See also FAQ 1.12
0.4 Why the lab is not included directly in Blender official release?
There are three problems in inclusion of the lab in Blender:
- Characters matter requires a more complex license than the standard Blender output. The current lab license take account of a lot of things, for example, please take a look to the FAQ 1.8 here, that explains the importance of the "no-restriction" clause
- The lab is expensive in terms of package size. With the completion of texture editor, it will require more textures and perhaps it will gradually reach 100 MB
- The lab is released more frequently than Blender, and an integrated version can be quickly obsolete, creating confusion.
0.5 Perhaps I found a bug, but it's hard to describe. Can I send you my blend file?
No. For reasons concerning security and resources, it was established as development policy to don't download or test files from external sources.
1.1 Can I sell models created with ManuelbastioniLAB if I choose the CC-BY 4.0 option?
1.2 Can I include models created with ManuelbastioniLAB in my closed source game, if I choose the CC-BY 4.0 option?
1.3 What should I do to respect the CC-BY for models generated with ManuelbastioniLAB?
Example of scenario: John creates three characters using ManuelbastioniLAB then John adds some alien clothes, hair and morphings modelled by him and puts them in his own closed source game, released with his "John's license"[*]
John must put in a visible place, for example in game credits or in game license a statement like this one:
"The 3d models A, B and C are generated using the open source tool “ManuelbastioniLAB” so A, B and C are derivative of the characters created by Manuel Bastioni (www.manuelbastioni.com) and are licensed under CC-BY 4.0. The alien morph, alien clothes and alien hair are created by John and released under John's license."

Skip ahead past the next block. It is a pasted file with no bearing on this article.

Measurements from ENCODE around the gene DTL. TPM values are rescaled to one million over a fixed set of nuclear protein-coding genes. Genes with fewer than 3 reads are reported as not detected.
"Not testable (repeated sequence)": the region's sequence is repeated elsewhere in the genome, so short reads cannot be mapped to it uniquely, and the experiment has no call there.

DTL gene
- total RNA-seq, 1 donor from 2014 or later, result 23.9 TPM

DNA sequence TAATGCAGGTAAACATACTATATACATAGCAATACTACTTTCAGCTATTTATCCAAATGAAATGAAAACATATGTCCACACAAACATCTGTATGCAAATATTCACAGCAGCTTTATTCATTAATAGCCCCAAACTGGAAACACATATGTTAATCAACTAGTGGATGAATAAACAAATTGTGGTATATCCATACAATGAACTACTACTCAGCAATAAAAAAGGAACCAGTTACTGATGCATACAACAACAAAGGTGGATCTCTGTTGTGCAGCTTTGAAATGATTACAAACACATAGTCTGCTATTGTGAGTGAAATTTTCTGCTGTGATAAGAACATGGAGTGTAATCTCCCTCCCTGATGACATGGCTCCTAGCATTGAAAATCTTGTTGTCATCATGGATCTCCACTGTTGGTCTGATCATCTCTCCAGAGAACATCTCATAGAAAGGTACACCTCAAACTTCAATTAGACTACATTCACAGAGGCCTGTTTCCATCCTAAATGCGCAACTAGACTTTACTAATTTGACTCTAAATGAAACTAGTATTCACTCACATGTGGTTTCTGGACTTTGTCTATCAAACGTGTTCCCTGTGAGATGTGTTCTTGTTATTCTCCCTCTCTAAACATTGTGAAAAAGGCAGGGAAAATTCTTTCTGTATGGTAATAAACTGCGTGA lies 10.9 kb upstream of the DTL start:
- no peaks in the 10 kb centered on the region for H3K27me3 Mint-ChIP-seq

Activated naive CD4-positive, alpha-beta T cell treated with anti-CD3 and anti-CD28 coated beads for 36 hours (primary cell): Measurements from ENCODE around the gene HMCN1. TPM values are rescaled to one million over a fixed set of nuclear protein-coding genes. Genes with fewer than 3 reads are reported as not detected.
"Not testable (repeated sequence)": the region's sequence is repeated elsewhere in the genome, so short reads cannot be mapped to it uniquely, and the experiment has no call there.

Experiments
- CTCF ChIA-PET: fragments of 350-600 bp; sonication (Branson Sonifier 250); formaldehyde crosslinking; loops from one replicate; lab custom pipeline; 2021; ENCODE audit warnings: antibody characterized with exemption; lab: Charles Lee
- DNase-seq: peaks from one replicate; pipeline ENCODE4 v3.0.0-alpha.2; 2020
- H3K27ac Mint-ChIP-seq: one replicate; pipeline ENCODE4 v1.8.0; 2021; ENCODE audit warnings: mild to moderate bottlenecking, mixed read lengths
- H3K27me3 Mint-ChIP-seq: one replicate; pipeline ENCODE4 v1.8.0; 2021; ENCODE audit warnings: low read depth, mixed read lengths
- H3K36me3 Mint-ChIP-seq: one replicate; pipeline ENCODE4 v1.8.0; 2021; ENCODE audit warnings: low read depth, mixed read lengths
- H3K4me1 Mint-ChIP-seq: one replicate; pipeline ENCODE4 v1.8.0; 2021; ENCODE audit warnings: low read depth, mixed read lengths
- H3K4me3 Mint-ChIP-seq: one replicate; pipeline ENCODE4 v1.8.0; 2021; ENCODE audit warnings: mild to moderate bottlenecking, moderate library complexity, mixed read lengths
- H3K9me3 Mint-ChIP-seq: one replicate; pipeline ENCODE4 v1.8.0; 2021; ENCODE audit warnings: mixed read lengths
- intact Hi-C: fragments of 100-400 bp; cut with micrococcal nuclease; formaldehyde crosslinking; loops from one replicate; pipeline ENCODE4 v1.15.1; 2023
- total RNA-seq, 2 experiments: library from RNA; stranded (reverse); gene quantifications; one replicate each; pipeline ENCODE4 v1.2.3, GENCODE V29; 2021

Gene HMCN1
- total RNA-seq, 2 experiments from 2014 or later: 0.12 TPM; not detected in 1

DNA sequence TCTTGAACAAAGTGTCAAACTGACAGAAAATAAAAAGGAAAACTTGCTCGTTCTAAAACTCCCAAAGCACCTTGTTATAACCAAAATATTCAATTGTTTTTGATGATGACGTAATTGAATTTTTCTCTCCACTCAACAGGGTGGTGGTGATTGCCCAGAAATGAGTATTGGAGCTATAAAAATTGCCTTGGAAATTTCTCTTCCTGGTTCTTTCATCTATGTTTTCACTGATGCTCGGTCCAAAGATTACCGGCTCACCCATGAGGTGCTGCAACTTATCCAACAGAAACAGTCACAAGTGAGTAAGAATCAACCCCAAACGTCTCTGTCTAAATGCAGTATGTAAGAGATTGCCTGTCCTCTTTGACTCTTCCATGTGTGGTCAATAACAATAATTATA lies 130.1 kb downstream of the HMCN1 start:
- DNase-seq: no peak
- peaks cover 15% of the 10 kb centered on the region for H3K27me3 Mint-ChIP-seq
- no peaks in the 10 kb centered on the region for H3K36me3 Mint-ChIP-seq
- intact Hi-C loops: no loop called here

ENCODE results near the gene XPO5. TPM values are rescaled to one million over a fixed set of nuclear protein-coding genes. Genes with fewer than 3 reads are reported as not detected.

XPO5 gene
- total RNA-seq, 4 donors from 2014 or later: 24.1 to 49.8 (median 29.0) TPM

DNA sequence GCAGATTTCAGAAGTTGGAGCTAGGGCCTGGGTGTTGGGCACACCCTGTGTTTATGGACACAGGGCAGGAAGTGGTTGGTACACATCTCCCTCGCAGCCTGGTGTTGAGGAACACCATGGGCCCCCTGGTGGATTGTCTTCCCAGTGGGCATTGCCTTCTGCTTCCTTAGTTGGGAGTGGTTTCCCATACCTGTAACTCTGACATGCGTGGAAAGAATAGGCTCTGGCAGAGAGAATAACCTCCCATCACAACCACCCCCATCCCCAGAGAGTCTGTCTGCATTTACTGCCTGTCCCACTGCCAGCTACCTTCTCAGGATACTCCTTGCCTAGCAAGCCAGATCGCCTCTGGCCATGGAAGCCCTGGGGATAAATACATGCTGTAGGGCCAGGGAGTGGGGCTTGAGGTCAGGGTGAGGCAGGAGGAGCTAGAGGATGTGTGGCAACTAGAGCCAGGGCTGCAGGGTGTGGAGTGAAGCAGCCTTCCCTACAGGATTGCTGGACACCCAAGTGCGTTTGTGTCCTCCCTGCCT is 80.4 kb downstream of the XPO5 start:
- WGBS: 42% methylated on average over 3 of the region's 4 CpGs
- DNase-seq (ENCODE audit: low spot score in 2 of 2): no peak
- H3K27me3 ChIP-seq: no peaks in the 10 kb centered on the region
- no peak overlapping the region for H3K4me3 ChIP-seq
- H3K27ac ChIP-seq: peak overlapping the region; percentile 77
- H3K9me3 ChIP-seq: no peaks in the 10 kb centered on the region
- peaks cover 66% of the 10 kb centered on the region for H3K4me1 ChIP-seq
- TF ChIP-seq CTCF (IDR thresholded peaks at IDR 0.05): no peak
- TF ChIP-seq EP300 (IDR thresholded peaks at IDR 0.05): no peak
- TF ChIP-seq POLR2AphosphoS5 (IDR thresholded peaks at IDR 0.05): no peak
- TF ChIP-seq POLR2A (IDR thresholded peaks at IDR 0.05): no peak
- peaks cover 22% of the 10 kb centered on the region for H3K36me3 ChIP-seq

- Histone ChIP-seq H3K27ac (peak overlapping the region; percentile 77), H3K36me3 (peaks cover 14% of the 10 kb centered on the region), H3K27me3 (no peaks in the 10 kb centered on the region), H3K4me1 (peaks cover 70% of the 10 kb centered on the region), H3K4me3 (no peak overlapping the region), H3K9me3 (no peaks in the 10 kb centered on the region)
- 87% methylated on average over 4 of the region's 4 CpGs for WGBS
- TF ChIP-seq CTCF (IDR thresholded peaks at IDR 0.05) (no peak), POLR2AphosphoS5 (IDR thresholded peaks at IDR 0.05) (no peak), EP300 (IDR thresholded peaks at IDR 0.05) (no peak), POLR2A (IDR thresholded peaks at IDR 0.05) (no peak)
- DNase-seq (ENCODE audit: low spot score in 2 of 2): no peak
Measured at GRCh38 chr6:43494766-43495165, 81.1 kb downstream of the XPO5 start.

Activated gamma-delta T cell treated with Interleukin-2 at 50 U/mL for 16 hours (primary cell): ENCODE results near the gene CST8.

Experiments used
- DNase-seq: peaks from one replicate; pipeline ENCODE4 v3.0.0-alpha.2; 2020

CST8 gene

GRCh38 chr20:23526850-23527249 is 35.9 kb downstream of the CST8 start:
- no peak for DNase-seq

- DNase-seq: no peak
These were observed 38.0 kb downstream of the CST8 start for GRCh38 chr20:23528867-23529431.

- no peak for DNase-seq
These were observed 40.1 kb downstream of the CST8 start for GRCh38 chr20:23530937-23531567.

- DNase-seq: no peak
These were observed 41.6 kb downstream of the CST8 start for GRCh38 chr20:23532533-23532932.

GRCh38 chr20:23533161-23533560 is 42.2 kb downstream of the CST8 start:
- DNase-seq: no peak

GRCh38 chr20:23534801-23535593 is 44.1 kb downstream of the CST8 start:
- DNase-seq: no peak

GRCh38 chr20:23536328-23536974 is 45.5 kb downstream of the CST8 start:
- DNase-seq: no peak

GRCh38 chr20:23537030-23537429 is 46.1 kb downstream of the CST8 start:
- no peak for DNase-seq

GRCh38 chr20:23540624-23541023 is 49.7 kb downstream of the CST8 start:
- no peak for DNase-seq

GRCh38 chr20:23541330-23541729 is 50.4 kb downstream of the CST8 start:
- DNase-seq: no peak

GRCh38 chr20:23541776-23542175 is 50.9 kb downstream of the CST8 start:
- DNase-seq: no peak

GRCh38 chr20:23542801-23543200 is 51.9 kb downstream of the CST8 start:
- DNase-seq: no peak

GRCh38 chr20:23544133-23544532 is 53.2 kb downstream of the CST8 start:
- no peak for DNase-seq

This is a good attribution, because Title, Author, Source, Changes and License are all noted.
*Remember that the adapter license ("John's license" in this example) cannot restrict the freedom of CC-BY parts, because it must respect the CC-BY "No additional restrictions" terms: You may not apply legal terms or technological measures that legally restrict others from doing anything the license permits. (In particular see the section 2(5) and 3(a)(4) of the CC-BY 4.0). Also the CC requires the description of the custom changes and the parts added by you, as in the example above.
1.4 Can I add license restrictions to models created with ManuelbastioniLAB, if I choose the CC-BY 4.0 option?
No. When you receive material under a Creative Commons license, you may not place additional terms and conditions on the reuse of the work. This includes using effective technological measures (ETMs) that would restrict a licensee’s ability to exercise the licensed rights.
1.5 I used ManuelbastioniLAB to generate a 3d human, assuming CC-BY 4.0 option, then I modelled by myself 3d clothes and 3d hair. The texture were also painted by me. Can I release the resulting character with my own license, for example including restrictions to copy and redistribute it?
See FAQ 1.3 above. In particular the note in the annotation rectagle.